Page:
Perceptual Motor Development: Definition & Components

Perceptual Motor Development: Definition & Components
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  • 0:03 Perceptual Motor Skills
  • 1:36 Progression
  • 3:58 Lesson Summary
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Lesson Transcript
Instructor: Danielle Haak

Danielle has a PhD in Natural Resource Sciences and a MSc in Biological Sciences

Perceptual motor development occurs in infants, toddlers, and young children as they learn to match their physical responses to stimuli they perceive from their surrounding environment. This lesson will dive more into these concepts.

Perceptual Motor Skills

Anyone who has raised or watched an infant grow and learn has seen firsthand how quickly the brain and body of a tiny human develop. One type of development we're interested in learning about is perceptual motor development, wherein a child learns how to physically respond to stimuli or cues from their surrounding environment. Let's break this down a bit more to make sense of it.

Perception is the ability to collect and process information from the environment around you. For example, a newborn might wake up suddenly and begin crying when a toy crashes to the ground. They heard (meaning they perceived) the noise stimulus and responded to it.

Motor behavior development refers to all of the movements the body is capable of making, including those of the eyes and head. For example, when the baby begins crying, he may also start waving his arms and legs trying to signal his mother to pick him up.

Over time, these two skills overlap and become linked, meaning physical movements are matched appropriately in response to an environmental cue or stimulus that was perceived. Using our same example, we have evidence of perceptual motor development when the infant hears the toy crash to the ground, turns to look in the direction of the noise, and reaches out to the toy. Here, he has perceived the stimulus - the toy crashing to the ground, making a loud noise - and used motor skills to respond by turning his head in the direction of the toy, seeing it, and trying to reach for it. These developments may be subtle, but they are constantly taking place during the first few years of life.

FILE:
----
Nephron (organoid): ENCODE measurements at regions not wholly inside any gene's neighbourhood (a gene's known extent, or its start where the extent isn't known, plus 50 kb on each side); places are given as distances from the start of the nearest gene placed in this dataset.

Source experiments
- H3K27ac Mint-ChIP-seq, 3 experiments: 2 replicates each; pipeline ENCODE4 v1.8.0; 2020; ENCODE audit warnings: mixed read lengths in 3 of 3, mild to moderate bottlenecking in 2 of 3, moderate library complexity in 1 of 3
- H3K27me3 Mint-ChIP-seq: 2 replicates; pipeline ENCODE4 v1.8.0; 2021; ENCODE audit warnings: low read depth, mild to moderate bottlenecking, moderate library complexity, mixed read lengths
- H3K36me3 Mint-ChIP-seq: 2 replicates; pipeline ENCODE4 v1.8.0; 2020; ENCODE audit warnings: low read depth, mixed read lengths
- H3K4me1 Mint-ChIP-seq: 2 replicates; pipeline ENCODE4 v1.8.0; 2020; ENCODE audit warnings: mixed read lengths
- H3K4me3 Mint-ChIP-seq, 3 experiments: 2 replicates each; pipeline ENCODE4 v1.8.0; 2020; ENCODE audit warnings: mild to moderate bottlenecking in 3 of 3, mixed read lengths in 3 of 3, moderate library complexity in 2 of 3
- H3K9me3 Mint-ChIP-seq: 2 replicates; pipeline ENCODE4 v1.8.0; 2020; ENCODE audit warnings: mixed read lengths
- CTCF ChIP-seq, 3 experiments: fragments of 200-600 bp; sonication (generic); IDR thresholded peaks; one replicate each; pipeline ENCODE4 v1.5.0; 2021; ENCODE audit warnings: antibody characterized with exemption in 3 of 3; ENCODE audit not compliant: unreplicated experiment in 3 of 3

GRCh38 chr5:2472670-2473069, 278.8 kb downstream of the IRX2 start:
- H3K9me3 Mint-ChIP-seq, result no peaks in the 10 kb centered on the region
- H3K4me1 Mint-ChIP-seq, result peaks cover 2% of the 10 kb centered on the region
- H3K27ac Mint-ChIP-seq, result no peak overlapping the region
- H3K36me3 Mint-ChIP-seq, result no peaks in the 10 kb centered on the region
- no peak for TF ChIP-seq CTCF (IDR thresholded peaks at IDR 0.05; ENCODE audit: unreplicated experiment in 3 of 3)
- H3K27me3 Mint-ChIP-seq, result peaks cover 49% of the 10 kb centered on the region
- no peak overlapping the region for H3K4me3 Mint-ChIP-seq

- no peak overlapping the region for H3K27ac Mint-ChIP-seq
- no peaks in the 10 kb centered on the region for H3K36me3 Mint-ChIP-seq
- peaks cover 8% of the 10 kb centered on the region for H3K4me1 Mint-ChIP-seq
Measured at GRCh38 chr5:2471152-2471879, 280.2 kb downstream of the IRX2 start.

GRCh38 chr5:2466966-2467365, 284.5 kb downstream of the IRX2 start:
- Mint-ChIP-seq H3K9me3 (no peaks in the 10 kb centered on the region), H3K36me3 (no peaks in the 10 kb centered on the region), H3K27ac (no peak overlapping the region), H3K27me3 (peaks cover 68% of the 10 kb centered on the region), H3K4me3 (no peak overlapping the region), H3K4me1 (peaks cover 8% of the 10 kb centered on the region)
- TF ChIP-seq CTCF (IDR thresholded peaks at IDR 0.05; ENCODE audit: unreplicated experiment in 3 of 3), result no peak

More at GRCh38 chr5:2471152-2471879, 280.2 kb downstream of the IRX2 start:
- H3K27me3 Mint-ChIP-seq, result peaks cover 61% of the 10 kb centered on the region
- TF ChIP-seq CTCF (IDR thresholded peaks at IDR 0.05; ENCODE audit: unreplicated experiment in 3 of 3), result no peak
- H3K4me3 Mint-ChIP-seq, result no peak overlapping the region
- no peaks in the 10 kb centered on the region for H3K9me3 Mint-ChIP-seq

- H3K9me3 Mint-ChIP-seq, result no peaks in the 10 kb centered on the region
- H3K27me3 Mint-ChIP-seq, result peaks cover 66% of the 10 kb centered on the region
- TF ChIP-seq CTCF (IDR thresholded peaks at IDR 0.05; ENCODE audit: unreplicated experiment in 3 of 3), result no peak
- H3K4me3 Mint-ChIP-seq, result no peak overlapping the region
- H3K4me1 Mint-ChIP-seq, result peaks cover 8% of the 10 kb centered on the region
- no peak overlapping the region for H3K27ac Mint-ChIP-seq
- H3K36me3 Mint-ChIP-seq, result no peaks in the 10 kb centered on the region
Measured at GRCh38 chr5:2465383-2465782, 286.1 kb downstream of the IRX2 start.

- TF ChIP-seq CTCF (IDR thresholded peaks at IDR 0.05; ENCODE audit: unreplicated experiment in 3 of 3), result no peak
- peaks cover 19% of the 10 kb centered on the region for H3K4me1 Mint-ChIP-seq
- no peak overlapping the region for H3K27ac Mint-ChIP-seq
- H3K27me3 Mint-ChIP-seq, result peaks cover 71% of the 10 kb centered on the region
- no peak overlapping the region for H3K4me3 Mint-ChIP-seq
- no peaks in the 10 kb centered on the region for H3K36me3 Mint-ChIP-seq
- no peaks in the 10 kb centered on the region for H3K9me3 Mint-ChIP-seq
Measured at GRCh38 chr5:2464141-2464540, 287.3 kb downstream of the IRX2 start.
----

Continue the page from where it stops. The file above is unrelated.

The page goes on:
Progression of Perceptual Motor Development

Some of the first motor skills infants use are eye movements, and slowly this expands to movement of the arms, legs, and hands (even though they're uncoordinated). Eventually, the child begins crawling and walking, learning to adjust their steps based on the surface of the floor. As an infant grows into a toddler, their muscle mass and body fat redistribute, making it easier for them to conquer these new challenges.

We can actually split motor skills into two categories: gross motor skills and fine motor skills.

Gross motor skills involve activities like rolling over, sitting up, crawling, and walking. These allow the child to gain new perspectives from which to evaluate their surrounding environment, enabling them to begin learning social skills and rules. Fine motor skills involve more intricate tasks, like touching, grabbing, and manipulating objects, enabling learning about the details of different objects and people.

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